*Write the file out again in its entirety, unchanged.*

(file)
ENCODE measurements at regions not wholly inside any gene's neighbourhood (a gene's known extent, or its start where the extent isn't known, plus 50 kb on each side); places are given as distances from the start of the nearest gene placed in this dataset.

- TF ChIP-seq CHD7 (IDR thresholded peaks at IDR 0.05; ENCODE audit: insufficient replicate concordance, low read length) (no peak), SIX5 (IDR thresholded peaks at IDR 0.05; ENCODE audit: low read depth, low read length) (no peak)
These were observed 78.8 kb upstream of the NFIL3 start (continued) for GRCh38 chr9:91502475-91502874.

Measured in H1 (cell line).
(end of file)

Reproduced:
ENCODE measurements at regions not wholly inside any gene's neighbourhood (a gene's known extent, or its start where the extent isn't known, plus 50 kb on each side); places are given as distances from the start of the nearest gene placed in this dataset.

- TF ChIP-seq CHD7 (IDR thresholded peaks at IDR 0.05; ENCODE audit: insufficient replicate concordance, low read length) (no peak), SIX5 (IDR thresholded peaks at IDR 0.05; ENCODE audit: low read depth, low read length) (no peak)
These were observed 78.8 kb upstream of the NFIL3 start (continued) for GRCh38 chr9:91502475-91502874.

Measured in H1 (cell line).